Traditionally, summer is a time when students have plenty of time on their hands before returning to classes in the fall.
Many children engage in such leisurely activities as swimming, basketball, softball, and other things to keep busy during the summer months.
For some, the large amount of free time is an opportunity to do constructive projects geared for their betterment, or for helping others. One organization providing such opportunities is the Endless Mountains Community 4-H Club.
“We’re one of the largest in the state, with 75 to 100 kids,” explained Amanda Ruark of Meshoppen, who serves as a group leader.
She said that members can work on up to 15 projects via multiple programs. However, kids are encourage to narrow their focus, because of the amount of work required, Ruark explain.
One member is Ruark’s son, Camden, 9, who has been with 4-H for the past two years.
“My mom is a leader in 4-H,” Camden said when asked why he became a 4-H member. “A lot of my friends did it, so I decided to do it as well.”
Camden’s 4-H project involves creating body products such as soap, lotion, chap stick, and deodorant.
“My mom did it, and it sounded fun,” he said.
This is the second year that Camden has made soap. Like many other 4-H members, he submits his project to the Wyoming County Community Fair. Last year, his soap won third or fourth place, he said.
Camden uses a variety of items to create his products, including goat’s milk. He obtains the milk from five female dairy goats that he raises.
Other ingredients he obtains separately include almond oil, essential oil, coconut oil, and cocoa butter.
“We mix them together in a bowl,” Camden explained. “Then pour them into a double boiler. It melts and then we pour in the goat’s milk base. Then I add the essential oils and almond oils.”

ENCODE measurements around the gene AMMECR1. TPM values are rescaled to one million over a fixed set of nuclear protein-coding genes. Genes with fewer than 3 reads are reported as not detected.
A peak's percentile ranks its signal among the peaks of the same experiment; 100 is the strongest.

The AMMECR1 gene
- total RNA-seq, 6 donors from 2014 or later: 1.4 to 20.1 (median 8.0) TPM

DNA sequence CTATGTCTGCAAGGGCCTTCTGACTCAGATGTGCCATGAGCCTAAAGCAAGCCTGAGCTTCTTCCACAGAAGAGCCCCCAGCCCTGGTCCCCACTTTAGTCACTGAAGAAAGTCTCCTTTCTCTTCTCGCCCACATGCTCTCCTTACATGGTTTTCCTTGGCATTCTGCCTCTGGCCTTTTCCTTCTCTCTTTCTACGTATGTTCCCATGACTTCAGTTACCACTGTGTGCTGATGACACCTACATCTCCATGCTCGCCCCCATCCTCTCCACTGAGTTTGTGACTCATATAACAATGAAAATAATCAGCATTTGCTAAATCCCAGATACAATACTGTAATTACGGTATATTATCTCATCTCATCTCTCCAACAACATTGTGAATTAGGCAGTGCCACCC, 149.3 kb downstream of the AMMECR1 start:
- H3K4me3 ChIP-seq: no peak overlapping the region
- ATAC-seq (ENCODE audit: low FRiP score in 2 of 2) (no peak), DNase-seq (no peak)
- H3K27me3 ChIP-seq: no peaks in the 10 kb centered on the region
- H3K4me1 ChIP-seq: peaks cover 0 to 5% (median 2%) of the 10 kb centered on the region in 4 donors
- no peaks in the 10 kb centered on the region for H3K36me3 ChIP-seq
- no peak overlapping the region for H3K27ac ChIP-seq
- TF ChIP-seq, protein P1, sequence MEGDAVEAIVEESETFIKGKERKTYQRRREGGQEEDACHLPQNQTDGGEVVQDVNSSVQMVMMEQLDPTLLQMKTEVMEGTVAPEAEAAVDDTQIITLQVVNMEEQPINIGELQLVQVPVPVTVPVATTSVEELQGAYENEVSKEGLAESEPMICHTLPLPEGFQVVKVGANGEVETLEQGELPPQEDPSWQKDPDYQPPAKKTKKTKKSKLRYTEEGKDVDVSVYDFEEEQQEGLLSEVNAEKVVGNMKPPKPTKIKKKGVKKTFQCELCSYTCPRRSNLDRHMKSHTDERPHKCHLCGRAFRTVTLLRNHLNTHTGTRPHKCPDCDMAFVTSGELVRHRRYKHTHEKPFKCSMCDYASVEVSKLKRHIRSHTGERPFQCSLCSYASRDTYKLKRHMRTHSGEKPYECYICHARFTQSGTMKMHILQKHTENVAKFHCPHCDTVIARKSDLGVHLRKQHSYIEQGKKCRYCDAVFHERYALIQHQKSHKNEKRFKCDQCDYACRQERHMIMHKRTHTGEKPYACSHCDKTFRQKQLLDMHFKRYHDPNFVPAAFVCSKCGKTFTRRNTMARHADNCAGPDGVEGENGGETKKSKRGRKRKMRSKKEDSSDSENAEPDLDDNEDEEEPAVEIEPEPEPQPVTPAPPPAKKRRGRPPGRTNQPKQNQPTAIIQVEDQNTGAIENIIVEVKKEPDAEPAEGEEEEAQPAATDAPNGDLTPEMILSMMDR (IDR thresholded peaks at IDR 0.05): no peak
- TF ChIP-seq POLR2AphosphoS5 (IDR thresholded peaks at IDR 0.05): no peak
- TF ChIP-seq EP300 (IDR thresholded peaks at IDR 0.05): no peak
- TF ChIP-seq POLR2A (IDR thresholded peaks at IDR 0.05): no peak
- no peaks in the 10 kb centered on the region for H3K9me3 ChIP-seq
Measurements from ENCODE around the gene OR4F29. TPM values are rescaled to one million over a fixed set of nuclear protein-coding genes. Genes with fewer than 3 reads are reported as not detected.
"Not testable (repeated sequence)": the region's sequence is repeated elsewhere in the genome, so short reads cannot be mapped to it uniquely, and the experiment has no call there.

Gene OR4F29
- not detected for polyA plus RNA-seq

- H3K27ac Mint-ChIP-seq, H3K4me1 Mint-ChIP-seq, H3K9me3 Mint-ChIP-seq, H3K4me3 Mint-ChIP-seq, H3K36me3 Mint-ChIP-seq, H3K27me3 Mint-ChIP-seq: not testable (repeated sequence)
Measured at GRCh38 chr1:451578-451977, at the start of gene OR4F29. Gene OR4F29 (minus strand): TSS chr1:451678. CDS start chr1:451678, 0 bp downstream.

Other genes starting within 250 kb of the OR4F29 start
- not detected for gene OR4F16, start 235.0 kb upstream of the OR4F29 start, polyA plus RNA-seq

Camden also makes candles with bees wax.
4-H offers a wide variety of activities to its members. Kallie Gavek, 8, of Meshoppen, is growing jack-o-lantern pumpkins in her garden which she will be submitting for judgement at the Wyoming County Community Fair.
This is Kallie’s first year in 4-H, although she has been gardening since she was five years old. Kallie became interested in gardening and 4-H through her grandmother, Ginger Howell, who is a 4-H leader.
“I want to make a jack-o-lantern,” Kallie said about why she was entering the fair. “I want to make the biggest pumpkin.”
Last year, Kallie grew pumpkins weighing an average of 20 to 25 pounds - with one tipping the scales at 40 pounds. She saved the seeds from the big one, and has planted them in the hopes they will produce a winner at the fair.
Howell said there are three categories Kallie can enter with her pumpkins: the largest pumpkin; the most uniform pair of pumpkins; and the best carved pumpkin.
Kallie will also be entering flowers she is growing at the fair - including marigolds, red bachelor buttons, gladiolus, portulaca, and sunflowers.
“Because they’re pretty and smell good,” she explained.
Howell is also helping her granddaughter make flower arrangements which she will also submit at the fair.
“I hope to win a prize this year,” Kallie said.
Kallie has also recently gotten a taste of farm life through 4-H, having helped her uncle, Wally Farr, make hay for the first time.
“I helped roll the bales off the wagon,” she said.